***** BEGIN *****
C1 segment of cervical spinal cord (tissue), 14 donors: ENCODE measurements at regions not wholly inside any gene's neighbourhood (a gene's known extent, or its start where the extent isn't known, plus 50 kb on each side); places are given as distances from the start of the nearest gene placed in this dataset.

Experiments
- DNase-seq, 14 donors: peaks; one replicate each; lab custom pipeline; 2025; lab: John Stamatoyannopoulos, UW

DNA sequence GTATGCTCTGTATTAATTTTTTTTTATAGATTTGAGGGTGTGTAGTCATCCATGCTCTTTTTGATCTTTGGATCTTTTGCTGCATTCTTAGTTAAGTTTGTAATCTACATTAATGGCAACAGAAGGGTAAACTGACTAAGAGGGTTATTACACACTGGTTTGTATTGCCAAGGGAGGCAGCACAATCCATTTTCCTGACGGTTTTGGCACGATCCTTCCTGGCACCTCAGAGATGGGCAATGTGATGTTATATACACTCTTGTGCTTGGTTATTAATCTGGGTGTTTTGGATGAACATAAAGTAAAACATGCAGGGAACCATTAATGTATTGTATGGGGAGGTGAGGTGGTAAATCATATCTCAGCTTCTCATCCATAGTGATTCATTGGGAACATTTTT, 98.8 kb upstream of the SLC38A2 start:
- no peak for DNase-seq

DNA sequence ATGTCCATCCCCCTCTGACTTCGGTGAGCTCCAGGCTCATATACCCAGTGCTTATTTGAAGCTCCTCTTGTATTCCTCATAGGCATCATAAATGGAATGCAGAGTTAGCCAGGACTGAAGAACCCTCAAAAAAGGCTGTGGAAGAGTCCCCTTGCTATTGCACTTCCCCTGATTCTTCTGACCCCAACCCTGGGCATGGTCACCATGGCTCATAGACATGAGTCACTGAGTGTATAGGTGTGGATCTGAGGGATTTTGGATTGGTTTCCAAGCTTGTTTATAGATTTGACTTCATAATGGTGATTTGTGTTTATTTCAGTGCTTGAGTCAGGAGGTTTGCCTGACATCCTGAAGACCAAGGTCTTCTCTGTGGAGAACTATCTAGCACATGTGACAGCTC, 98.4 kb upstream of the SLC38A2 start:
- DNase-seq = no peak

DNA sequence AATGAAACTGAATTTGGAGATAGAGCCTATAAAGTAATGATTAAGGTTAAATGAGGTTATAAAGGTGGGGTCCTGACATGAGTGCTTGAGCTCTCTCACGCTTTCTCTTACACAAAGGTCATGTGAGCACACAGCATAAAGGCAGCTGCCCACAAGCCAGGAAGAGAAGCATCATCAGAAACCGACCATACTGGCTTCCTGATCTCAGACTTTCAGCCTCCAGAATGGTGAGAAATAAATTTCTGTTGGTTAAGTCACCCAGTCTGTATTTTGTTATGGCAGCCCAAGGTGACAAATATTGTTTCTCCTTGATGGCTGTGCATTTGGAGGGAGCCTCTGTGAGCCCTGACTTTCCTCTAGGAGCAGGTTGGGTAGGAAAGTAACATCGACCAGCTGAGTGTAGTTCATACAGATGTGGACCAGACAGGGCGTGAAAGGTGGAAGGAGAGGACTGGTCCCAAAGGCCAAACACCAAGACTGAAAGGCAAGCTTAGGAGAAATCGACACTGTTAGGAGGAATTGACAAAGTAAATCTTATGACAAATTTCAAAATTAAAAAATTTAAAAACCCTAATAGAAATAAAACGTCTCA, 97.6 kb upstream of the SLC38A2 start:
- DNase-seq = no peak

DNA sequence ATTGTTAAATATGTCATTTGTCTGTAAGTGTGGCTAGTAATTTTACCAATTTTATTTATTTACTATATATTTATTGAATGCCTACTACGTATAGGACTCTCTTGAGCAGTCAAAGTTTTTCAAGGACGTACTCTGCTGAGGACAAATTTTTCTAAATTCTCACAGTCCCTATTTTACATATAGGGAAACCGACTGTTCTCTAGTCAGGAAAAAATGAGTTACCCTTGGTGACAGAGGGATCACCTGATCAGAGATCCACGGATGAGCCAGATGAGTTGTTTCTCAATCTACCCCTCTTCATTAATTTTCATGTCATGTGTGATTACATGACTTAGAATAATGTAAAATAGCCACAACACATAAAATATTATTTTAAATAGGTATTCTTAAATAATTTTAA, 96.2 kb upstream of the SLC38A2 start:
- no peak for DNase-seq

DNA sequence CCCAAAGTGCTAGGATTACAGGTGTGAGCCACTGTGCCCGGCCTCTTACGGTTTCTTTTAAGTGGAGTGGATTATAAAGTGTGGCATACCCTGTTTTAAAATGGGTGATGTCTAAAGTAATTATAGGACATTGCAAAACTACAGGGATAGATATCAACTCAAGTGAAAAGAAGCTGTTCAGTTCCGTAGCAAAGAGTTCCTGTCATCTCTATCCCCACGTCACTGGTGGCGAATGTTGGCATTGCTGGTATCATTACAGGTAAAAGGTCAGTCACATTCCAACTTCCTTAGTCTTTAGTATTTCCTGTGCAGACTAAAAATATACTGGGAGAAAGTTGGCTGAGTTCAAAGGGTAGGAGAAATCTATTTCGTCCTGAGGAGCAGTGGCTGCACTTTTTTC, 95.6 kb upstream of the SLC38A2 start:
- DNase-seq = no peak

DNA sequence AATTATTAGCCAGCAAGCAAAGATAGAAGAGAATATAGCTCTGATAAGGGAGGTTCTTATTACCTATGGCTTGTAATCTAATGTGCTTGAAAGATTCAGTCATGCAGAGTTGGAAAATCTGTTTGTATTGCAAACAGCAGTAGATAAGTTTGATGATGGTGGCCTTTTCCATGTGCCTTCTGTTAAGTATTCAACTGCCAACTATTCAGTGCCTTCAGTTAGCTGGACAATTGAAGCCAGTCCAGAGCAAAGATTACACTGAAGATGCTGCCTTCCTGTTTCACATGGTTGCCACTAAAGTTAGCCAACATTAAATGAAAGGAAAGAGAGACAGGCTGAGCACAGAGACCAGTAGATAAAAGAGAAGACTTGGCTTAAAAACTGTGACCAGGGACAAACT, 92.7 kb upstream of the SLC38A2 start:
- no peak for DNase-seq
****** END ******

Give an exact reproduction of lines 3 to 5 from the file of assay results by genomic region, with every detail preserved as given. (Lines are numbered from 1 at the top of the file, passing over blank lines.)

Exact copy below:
- DNase-seq, 14 donors: peaks; one replicate each; lab custom pipeline; 2025; lab: John Stamatoyannopoulos, UW

DNA sequence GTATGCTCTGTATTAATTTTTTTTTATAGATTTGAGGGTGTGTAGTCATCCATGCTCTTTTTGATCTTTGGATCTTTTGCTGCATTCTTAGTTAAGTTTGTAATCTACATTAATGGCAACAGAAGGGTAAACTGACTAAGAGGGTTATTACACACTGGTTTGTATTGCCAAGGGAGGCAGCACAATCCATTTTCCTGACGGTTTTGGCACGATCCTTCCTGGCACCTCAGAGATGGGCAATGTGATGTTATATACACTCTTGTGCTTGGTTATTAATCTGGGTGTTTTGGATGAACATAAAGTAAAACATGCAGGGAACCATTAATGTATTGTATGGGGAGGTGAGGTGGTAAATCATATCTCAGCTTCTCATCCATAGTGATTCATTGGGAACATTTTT, 98.8 kb upstream of the SLC38A2 start:
- no peak for DNase-seq